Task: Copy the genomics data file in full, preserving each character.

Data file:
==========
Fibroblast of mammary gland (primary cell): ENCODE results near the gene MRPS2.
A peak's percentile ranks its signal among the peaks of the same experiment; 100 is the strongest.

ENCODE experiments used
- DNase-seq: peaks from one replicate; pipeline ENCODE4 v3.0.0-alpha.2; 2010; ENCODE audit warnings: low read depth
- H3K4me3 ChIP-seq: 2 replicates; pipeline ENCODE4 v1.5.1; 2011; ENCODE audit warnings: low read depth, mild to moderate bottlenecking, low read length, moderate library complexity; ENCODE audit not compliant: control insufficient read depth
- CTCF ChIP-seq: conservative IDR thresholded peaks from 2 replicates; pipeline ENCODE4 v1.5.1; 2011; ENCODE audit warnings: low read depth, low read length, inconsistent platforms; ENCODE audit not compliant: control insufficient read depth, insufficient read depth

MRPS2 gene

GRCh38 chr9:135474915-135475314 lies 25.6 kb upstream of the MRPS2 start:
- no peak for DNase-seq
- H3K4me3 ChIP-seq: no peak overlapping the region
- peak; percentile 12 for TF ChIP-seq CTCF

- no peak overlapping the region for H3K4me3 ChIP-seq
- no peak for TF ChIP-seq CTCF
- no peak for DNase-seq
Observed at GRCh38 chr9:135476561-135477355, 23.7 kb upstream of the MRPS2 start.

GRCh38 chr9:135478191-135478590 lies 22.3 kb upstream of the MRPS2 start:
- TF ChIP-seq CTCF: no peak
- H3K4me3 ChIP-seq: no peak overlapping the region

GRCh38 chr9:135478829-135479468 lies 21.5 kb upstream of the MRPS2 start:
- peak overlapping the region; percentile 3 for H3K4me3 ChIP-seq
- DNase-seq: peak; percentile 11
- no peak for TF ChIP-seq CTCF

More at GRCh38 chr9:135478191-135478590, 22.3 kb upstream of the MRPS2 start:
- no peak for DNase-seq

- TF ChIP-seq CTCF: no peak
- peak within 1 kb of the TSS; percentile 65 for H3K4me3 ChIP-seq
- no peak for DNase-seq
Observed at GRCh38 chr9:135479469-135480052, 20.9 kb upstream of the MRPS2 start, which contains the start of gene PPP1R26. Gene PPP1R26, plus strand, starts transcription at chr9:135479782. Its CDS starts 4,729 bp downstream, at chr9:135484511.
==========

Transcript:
Fibroblast of mammary gland (primary cell): ENCODE results near the gene MRPS2.
A peak's percentile ranks its signal among the peaks of the same experiment; 100 is the strongest.

ENCODE experiments used
- DNase-seq: peaks from one replicate; pipeline ENCODE4 v3.0.0-alpha.2; 2010; ENCODE audit warnings: low read depth
- H3K4me3 ChIP-seq: 2 replicates; pipeline ENCODE4 v1.5.1; 2011; ENCODE audit warnings: low read depth, mild to moderate bottlenecking, low read length, moderate library complexity; ENCODE audit not compliant: control insufficient read depth
- CTCF ChIP-seq: conservative IDR thresholded peaks from 2 replicates; pipeline ENCODE4 v1.5.1; 2011; ENCODE audit warnings: low read depth, low read length, inconsistent platforms; ENCODE audit not compliant: control insufficient read depth, insufficient read depth

MRPS2 gene

GRCh38 chr9:135474915-135475314 lies 25.6 kb upstream of the MRPS2 start:
- no peak for DNase-seq
- H3K4me3 ChIP-seq: no peak overlapping the region
- peak; percentile 12 for TF ChIP-seq CTCF

- no peak overlapping the region for H3K4me3 ChIP-seq
- no peak for TF ChIP-seq CTCF
- no peak for DNase-seq
Observed at GRCh38 chr9:135476561-135477355, 23.7 kb upstream of the MRPS2 start.

GRCh38 chr9:135478191-135478590 lies 22.3 kb upstream of the MRPS2 start:
- TF ChIP-seq CTCF: no peak
- H3K4me3 ChIP-seq: no peak overlapping the region

GRCh38 chr9:135478829-135479468 lies 21.5 kb upstream of the MRPS2 start:
- peak overlapping the region; percentile 3 for H3K4me3 ChIP-seq
- DNase-seq: peak; percentile 11
- no peak for TF ChIP-seq CTCF

More at GRCh38 chr9:135478191-135478590, 22.3 kb upstream of the MRPS2 start:
- no peak for DNase-seq

- TF ChIP-seq CTCF: no peak
- peak within 1 kb of the TSS; percentile 65 for H3K4me3 ChIP-seq
- no peak for DNase-seq
Observed at GRCh38 chr9:135479469-135480052, 20.9 kb upstream of the MRPS2 start, which contains the start of gene PPP1R26. Gene PPP1R26, plus strand, starts transcription at chr9:135479782. Its CDS starts 4,729 bp downstream, at chr9:135484511.